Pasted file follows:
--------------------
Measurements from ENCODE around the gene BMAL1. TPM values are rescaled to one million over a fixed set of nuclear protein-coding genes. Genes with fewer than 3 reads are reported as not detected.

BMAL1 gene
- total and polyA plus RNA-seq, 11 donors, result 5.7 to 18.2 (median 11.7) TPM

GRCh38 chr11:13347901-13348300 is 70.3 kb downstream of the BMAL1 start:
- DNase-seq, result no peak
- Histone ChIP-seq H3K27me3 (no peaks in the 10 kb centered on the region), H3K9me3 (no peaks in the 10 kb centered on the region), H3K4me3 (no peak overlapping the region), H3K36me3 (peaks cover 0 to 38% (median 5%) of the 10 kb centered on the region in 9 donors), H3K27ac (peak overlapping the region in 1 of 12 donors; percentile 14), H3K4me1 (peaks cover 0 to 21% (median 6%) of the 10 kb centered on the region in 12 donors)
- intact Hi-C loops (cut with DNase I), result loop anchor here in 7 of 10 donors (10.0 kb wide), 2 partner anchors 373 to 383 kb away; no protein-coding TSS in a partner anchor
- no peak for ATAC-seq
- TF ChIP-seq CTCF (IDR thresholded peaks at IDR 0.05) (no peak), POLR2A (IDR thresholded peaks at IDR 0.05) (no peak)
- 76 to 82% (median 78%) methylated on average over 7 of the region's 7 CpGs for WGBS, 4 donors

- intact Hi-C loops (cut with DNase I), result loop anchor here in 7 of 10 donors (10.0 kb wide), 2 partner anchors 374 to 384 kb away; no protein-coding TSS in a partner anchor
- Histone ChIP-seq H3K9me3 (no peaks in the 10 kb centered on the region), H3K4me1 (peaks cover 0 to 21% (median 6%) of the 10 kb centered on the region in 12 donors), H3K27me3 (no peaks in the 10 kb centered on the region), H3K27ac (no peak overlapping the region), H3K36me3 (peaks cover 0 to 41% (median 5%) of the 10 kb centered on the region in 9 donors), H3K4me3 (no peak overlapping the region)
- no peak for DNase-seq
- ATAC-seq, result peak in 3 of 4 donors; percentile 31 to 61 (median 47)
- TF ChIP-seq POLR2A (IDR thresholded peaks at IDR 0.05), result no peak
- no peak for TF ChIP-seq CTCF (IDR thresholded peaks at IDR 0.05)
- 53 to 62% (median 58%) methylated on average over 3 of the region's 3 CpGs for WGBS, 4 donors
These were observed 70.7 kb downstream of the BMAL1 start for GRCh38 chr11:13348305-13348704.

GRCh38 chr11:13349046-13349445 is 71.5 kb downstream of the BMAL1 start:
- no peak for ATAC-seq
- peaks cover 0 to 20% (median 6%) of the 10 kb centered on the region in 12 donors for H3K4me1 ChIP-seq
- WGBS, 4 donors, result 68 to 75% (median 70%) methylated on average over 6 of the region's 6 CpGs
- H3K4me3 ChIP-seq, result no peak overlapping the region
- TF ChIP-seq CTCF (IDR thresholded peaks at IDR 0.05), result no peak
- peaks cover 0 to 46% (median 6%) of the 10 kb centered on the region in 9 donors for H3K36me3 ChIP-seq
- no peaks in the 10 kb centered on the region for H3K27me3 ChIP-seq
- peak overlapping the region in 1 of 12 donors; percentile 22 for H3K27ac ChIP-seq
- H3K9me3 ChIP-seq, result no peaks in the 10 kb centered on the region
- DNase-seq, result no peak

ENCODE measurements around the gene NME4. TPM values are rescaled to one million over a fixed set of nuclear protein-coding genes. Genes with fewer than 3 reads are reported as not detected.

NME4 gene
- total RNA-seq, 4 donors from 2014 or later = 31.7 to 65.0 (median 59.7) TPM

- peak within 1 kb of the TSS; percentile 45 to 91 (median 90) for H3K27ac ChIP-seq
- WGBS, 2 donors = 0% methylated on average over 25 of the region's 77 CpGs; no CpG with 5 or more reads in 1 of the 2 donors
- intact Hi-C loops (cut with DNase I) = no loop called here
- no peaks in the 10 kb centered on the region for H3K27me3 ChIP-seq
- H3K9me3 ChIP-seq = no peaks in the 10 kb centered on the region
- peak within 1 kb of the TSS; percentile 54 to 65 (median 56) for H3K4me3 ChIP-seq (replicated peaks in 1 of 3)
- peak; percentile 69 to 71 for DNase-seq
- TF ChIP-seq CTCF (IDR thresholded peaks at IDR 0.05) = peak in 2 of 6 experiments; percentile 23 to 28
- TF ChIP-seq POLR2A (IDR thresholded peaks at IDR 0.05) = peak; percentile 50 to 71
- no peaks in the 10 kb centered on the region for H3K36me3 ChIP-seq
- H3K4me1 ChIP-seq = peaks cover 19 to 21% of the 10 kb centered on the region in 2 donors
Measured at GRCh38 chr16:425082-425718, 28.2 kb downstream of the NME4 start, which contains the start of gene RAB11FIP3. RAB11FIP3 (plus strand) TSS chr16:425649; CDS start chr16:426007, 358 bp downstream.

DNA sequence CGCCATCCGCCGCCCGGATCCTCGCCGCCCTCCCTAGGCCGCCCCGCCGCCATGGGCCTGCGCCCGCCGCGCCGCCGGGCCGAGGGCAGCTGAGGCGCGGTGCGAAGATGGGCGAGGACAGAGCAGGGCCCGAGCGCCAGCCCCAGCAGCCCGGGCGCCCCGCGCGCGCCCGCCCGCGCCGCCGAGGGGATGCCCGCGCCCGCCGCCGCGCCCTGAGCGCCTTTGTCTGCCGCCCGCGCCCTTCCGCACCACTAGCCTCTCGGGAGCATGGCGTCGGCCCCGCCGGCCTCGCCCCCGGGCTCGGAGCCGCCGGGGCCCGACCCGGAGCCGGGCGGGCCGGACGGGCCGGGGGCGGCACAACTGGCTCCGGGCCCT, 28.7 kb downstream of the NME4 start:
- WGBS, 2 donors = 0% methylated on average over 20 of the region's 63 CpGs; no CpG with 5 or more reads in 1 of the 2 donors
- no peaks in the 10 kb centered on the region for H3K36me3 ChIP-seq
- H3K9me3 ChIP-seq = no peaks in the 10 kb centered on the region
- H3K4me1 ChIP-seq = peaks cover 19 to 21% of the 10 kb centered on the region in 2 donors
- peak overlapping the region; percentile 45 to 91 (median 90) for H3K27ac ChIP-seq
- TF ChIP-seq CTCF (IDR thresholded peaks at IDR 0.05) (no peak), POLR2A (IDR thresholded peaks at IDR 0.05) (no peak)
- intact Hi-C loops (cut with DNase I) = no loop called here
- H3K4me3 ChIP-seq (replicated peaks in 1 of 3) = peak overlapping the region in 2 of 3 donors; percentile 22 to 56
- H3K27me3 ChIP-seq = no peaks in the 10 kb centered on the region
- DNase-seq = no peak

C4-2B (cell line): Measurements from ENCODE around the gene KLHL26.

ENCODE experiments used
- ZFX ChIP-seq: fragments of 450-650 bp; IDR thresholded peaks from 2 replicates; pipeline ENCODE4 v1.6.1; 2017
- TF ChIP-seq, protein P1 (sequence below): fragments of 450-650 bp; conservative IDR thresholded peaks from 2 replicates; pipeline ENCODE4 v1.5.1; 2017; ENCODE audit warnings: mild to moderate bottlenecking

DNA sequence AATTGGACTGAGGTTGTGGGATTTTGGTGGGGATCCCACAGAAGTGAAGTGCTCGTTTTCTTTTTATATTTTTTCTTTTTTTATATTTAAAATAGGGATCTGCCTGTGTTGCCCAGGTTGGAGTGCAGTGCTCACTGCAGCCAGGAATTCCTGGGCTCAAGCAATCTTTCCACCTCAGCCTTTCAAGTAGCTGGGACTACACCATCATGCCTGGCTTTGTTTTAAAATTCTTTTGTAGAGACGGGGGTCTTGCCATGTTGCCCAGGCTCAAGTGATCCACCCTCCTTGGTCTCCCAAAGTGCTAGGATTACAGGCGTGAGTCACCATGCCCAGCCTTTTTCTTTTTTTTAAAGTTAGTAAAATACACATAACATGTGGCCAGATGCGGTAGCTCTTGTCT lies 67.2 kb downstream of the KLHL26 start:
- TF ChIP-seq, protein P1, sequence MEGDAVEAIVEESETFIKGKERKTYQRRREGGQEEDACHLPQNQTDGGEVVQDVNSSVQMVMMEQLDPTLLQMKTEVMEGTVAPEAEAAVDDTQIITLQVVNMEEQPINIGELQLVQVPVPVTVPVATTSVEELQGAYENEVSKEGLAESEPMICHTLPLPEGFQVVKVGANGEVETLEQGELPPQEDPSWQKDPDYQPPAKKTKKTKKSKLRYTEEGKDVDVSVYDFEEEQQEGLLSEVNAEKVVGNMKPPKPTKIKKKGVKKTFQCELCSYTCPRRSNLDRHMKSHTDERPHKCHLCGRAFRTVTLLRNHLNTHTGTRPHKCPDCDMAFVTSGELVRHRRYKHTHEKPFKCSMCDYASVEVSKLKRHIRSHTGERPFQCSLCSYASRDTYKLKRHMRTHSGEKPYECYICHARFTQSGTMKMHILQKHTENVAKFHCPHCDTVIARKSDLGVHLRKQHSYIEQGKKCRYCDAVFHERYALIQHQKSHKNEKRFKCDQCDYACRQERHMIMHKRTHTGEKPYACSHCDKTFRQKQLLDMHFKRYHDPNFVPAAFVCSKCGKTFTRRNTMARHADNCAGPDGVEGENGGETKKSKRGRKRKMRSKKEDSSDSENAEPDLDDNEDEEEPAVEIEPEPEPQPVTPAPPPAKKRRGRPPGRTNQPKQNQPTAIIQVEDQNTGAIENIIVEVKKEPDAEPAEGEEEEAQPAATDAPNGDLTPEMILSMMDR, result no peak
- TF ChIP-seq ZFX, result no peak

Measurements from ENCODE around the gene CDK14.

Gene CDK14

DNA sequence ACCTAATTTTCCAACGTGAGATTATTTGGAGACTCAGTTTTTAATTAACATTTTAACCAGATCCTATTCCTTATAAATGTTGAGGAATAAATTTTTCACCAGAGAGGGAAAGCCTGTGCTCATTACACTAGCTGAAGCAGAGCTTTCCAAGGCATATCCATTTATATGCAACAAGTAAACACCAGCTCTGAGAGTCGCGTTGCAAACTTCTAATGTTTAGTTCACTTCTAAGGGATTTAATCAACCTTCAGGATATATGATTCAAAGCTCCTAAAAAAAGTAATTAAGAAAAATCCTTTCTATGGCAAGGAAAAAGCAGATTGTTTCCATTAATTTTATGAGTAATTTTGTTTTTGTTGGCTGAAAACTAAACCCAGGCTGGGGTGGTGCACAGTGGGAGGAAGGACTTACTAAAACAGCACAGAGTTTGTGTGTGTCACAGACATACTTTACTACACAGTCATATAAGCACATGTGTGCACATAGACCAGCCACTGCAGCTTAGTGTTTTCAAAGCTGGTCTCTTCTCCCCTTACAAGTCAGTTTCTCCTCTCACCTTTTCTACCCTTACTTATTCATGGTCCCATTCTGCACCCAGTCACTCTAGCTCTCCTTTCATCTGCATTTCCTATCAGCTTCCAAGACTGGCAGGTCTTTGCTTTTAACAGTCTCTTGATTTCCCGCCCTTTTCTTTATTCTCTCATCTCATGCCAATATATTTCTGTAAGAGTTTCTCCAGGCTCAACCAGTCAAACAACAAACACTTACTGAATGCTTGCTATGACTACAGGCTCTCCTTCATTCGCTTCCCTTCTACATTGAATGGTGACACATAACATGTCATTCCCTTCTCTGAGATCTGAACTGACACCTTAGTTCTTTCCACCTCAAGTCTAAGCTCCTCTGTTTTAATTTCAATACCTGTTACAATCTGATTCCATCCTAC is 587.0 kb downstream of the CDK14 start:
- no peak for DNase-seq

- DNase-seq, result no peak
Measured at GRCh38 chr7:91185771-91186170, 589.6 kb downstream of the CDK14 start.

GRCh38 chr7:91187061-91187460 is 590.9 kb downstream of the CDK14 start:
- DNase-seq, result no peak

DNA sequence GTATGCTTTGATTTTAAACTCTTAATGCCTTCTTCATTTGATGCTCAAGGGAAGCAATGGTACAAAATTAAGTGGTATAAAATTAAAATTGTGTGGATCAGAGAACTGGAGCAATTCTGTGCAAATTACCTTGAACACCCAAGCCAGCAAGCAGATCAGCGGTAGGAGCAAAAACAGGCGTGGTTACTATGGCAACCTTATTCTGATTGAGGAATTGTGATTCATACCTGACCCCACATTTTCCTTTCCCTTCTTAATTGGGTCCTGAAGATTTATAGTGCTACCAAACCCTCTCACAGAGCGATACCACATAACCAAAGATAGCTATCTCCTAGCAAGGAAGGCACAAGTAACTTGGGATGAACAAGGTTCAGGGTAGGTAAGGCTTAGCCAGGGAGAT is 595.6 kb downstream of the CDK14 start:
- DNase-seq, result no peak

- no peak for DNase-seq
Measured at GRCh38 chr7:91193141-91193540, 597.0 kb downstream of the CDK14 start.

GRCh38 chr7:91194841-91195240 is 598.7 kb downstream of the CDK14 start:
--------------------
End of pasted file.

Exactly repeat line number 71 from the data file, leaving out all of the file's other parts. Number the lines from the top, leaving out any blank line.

DNA sequence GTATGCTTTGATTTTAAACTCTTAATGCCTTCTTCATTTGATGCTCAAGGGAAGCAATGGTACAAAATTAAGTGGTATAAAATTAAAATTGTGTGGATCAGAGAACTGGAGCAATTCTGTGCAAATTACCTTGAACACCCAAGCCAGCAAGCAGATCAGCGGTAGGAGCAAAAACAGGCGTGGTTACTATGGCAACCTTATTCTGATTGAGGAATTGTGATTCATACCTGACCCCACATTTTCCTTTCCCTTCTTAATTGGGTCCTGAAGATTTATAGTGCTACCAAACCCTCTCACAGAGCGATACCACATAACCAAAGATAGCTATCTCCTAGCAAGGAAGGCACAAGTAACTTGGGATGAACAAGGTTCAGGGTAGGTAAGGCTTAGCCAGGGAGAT is 595.6 kb downstream of the CDK14 start: